Management of nitrogen fertilization to balance reducing lodging risk and increasing yield and protein content in spring wheat


Wu, W., Ma, B.L., Fan, J.J., Sun, M., Yi, Y., Guo, W.S., Voldeng, H.D. (2019). Management of nitrogen fertilization to balance reducing lodging risk and increasing yield and protein content in spring wheat. Field Crops Research, [online] 241

Plain language summary

In wheat, continuing improvement in grain yield and quality to meet the swelling market demand of increasing populations for human consumption remains a top priority. Wheat yield and grain protein are dependent on genetic background, environmental condition and crop management practices, such as nitrogen (N) fertilizer management, irrigation regime, sowing date, planting density and tillage practices. Among these strategies, the method of applying N fertilizer is generally the most effective input for increasing yield and grain protein (%) in wheat production. Excessive N applications have considerably decreased N use efficiency and led to severe environmental contamination because of substantial N loss, such as N leaching, volatilization and denitrification. Therefore, efficient N fertilizer management is important for developing a sustainable strategy for improving grain yield and quality while generating less environmental harm. Under high–yielding conditions, however, crop lodging risk is often increased to reduce grain yield and quality conversely. The motivation to promote grain yield makes crop lodging a common problem, which is perhaps underestimated, and constantly increasing as yield increases, under favorable weather conditions, such as in present humid environment of eastern Canada. Lodging significantly suppresses photosynthetic ability, carbohydrate transportation, and nutrient and water movement within the plant. Crop lodging is generally categorized as stem lodging and root lodging. Root lodging is caused by the failure of the root–soil anchorage system or the displacement of the roots within the soil that is related to the inferior coronal root bending strength, small diameter of the root–soil cone and poor soil shear strength; whereas stem lodging is mostly related to the mechanical characteristics of basal internodes. Additionally, the stem and root lodging in response to N fertilizer management may be dissimilar and the underlying mechanisms should be differentiated.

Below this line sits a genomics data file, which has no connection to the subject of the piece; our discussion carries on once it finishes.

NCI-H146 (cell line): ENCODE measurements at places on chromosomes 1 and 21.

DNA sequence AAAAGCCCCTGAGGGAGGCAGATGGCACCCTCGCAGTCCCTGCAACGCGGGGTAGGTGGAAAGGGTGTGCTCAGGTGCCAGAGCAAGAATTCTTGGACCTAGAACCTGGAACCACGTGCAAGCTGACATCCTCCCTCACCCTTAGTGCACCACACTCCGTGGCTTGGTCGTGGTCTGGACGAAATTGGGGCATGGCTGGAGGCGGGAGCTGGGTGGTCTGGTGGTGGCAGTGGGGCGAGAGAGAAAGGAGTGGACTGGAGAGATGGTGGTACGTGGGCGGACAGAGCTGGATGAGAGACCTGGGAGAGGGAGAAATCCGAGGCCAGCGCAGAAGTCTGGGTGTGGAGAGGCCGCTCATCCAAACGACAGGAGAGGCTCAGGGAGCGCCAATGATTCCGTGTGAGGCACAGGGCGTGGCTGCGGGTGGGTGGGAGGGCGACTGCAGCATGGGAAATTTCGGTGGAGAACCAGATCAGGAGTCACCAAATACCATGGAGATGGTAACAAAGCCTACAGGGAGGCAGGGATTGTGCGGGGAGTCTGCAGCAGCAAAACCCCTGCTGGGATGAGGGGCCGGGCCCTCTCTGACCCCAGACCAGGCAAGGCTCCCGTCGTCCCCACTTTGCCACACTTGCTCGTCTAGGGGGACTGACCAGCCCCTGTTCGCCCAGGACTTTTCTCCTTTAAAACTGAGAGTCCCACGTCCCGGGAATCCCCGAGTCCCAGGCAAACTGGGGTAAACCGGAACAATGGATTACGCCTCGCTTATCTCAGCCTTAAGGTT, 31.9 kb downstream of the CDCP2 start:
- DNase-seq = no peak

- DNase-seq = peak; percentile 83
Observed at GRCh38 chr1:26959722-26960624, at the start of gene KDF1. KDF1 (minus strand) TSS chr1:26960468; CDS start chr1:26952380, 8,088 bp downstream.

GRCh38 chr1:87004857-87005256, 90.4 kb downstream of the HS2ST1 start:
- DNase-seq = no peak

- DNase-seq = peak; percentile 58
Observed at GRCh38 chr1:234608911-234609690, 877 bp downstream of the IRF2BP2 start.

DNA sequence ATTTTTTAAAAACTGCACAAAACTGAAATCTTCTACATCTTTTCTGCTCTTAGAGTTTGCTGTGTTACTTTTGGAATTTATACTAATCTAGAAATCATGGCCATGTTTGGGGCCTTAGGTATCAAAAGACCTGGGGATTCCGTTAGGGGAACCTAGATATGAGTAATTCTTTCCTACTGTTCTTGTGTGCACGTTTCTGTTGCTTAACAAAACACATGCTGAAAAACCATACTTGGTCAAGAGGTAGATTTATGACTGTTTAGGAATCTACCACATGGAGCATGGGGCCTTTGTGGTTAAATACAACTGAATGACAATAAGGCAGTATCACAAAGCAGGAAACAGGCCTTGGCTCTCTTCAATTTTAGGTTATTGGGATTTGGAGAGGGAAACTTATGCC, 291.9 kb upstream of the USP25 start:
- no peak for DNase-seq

The objectives of this study were to (1) clarify the trade–off between grain yield and lodging resistance, and assess whether it is possible to manage lodging risk without a yield penalty, through optimizing N fertilizer strategy; (2) distinguish whether the spring wheat has more risk of stem or root lodging; and (3) determine the relationships between canopy reflectance (normalized difference vegetation index - NDVI reading) and lodging susceptibility. A field experiment was conducted for two years to address the objectives.